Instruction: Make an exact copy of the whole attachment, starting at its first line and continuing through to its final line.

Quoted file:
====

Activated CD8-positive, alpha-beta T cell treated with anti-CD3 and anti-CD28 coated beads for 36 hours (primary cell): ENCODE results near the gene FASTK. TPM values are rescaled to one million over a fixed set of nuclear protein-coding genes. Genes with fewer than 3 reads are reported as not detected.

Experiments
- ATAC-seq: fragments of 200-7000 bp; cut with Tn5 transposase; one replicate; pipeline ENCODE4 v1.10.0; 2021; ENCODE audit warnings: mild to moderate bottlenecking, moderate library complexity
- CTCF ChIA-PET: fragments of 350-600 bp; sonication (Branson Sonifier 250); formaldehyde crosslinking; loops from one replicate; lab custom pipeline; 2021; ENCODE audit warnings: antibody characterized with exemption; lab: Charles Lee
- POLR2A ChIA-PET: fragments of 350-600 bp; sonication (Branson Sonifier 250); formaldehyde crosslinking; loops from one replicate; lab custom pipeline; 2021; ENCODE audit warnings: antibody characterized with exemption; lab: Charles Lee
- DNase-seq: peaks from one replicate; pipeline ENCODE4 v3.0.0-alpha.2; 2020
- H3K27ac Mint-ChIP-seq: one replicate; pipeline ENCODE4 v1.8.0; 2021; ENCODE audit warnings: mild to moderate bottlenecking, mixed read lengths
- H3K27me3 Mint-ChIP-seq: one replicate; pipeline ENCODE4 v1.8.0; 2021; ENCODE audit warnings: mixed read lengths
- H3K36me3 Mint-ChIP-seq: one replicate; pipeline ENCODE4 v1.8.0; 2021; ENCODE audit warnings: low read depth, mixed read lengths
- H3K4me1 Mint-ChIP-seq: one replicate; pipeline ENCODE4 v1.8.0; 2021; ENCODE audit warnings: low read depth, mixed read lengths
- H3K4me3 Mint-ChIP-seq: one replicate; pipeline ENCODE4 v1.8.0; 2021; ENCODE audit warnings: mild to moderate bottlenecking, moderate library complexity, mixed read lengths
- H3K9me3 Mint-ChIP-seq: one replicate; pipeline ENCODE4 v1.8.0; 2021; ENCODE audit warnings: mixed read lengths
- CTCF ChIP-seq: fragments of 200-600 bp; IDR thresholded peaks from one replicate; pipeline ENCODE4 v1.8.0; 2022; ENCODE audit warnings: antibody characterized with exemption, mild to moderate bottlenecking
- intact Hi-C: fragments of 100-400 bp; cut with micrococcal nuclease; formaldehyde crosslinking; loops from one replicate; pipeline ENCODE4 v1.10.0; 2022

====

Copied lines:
Activated CD8-positive, alpha-beta T cell treated with anti-CD3 and anti-CD28 coated beads for 36 hours (primary cell): ENCODE results near the gene FASTK. TPM values are rescaled to one million over a fixed set of nuclear protein-coding genes. Genes with fewer than 3 reads are reported as not detected.

Experiments
- ATAC-seq: fragments of 200-7000 bp; cut with Tn5 transposase; one replicate; pipeline ENCODE4 v1.10.0; 2021; ENCODE audit warnings: mild to moderate bottlenecking, moderate library complexity
- CTCF ChIA-PET: fragments of 350-600 bp; sonication (Branson Sonifier 250); formaldehyde crosslinking; loops from one replicate; lab custom pipeline; 2021; ENCODE audit warnings: antibody characterized with exemption; lab: Charles Lee
- POLR2A ChIA-PET: fragments of 350-600 bp; sonication (Branson Sonifier 250); formaldehyde crosslinking; loops from one replicate; lab custom pipeline; 2021; ENCODE audit warnings: antibody characterized with exemption; lab: Charles Lee
- DNase-seq: peaks from one replicate; pipeline ENCODE4 v3.0.0-alpha.2; 2020
- H3K27ac Mint-ChIP-seq: one replicate; pipeline ENCODE4 v1.8.0; 2021; ENCODE audit warnings: mild to moderate bottlenecking, mixed read lengths
- H3K27me3 Mint-ChIP-seq: one replicate; pipeline ENCODE4 v1.8.0; 2021; ENCODE audit warnings: mixed read lengths
- H3K36me3 Mint-ChIP-seq: one replicate; pipeline ENCODE4 v1.8.0; 2021; ENCODE audit warnings: low read depth, mixed read lengths
- H3K4me1 Mint-ChIP-seq: one replicate; pipeline ENCODE4 v1.8.0; 2021; ENCODE audit warnings: low read depth, mixed read lengths
- H3K4me3 Mint-ChIP-seq: one replicate; pipeline ENCODE4 v1.8.0; 2021; ENCODE audit warnings: mild to moderate bottlenecking, moderate library complexity, mixed read lengths
- H3K9me3 Mint-ChIP-seq: one replicate; pipeline ENCODE4 v1.8.0; 2021; ENCODE audit warnings: mixed read lengths
- CTCF ChIP-seq: fragments of 200-600 bp; IDR thresholded peaks from one replicate; pipeline ENCODE4 v1.8.0; 2022; ENCODE audit warnings: antibody characterized with exemption, mild to moderate bottlenecking
- intact Hi-C: fragments of 100-400 bp; cut with micrococcal nuclease; formaldehyde crosslinking; loops from one replicate; pipeline ENCODE4 v1.10.0; 2022